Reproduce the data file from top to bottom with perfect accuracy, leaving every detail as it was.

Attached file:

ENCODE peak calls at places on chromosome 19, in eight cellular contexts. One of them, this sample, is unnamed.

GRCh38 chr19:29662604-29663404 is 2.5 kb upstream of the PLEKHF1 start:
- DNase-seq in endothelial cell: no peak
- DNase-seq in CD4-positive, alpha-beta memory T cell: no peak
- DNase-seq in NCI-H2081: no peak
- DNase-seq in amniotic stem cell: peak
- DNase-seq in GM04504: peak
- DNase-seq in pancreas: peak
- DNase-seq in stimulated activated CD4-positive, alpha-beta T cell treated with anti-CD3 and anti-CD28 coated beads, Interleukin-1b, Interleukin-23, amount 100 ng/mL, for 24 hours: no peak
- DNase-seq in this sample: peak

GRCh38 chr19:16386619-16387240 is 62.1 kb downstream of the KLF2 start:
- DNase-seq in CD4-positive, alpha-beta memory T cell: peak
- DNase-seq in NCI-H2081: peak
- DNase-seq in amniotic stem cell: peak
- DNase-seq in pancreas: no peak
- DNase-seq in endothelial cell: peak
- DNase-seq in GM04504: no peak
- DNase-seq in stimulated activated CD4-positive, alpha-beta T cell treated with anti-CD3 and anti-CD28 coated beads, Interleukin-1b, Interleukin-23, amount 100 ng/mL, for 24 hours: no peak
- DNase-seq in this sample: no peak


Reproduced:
ENCODE peak calls at places on chromosome 19, in eight cellular contexts. One of them, this sample, is unnamed.

GRCh38 chr19:29662604-29663404 is 2.5 kb upstream of the PLEKHF1 start:
- DNase-seq in endothelial cell: no peak
- DNase-seq in CD4-positive, alpha-beta memory T cell: no peak
- DNase-seq in NCI-H2081: no peak
- DNase-seq in amniotic stem cell: peak
- DNase-seq in GM04504: peak
- DNase-seq in pancreas: peak
- DNase-seq in stimulated activated CD4-positive, alpha-beta T cell treated with anti-CD3 and anti-CD28 coated beads, Interleukin-1b, Interleukin-23, amount 100 ng/mL, for 24 hours: no peak
- DNase-seq in this sample: peak

GRCh38 chr19:16386619-16387240 is 62.1 kb downstream of the KLF2 start:
- DNase-seq in CD4-positive, alpha-beta memory T cell: peak
- DNase-seq in NCI-H2081: peak
- DNase-seq in amniotic stem cell: peak
- DNase-seq in pancreas: no peak
- DNase-seq in endothelial cell: peak
- DNase-seq in GM04504: no peak
- DNase-seq in stimulated activated CD4-positive, alpha-beta T cell treated with anti-CD3 and anti-CD28 coated beads, Interleukin-1b, Interleukin-23, amount 100 ng/mL, for 24 hours: no peak
- DNase-seq in this sample: no peak